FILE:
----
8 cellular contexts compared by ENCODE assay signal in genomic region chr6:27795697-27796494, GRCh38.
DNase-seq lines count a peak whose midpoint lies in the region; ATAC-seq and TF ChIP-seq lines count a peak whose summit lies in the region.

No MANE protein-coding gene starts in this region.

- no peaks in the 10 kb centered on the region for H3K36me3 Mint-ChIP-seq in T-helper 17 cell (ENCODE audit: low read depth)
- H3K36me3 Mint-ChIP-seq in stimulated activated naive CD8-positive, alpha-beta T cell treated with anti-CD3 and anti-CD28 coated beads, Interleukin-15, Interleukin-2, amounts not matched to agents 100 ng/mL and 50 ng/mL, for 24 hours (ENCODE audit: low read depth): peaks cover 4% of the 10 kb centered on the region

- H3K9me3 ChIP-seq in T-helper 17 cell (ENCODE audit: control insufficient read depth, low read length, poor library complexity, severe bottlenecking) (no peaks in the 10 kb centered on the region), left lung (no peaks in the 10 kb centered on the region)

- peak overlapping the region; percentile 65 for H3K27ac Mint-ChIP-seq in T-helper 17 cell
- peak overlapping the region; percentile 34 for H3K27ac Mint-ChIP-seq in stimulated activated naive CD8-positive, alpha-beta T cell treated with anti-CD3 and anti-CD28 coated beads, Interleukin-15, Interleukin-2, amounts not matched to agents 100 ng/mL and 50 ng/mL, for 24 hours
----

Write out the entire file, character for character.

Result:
8 cellular contexts compared by ENCODE assay signal in genomic region chr6:27795697-27796494, GRCh38.
DNase-seq lines count a peak whose midpoint lies in the region; ATAC-seq and TF ChIP-seq lines count a peak whose summit lies in the region.

No MANE protein-coding gene starts in this region.

- no peaks in the 10 kb centered on the region for H3K36me3 Mint-ChIP-seq in T-helper 17 cell (ENCODE audit: low read depth)
- H3K36me3 Mint-ChIP-seq in stimulated activated naive CD8-positive, alpha-beta T cell treated with anti-CD3 and anti-CD28 coated beads, Interleukin-15, Interleukin-2, amounts not matched to agents 100 ng/mL and 50 ng/mL, for 24 hours (ENCODE audit: low read depth): peaks cover 4% of the 10 kb centered on the region

- H3K9me3 ChIP-seq in T-helper 17 cell (ENCODE audit: control insufficient read depth, low read length, poor library complexity, severe bottlenecking) (no peaks in the 10 kb centered on the region), left lung (no peaks in the 10 kb centered on the region)

- peak overlapping the region; percentile 65 for H3K27ac Mint-ChIP-seq in T-helper 17 cell
- peak overlapping the region; percentile 34 for H3K27ac Mint-ChIP-seq in stimulated activated naive CD8-positive, alpha-beta T cell treated with anti-CD3 and anti-CD28 coated beads, Interleukin-15, Interleukin-2, amounts not matched to agents 100 ng/mL and 50 ng/mL, for 24 hours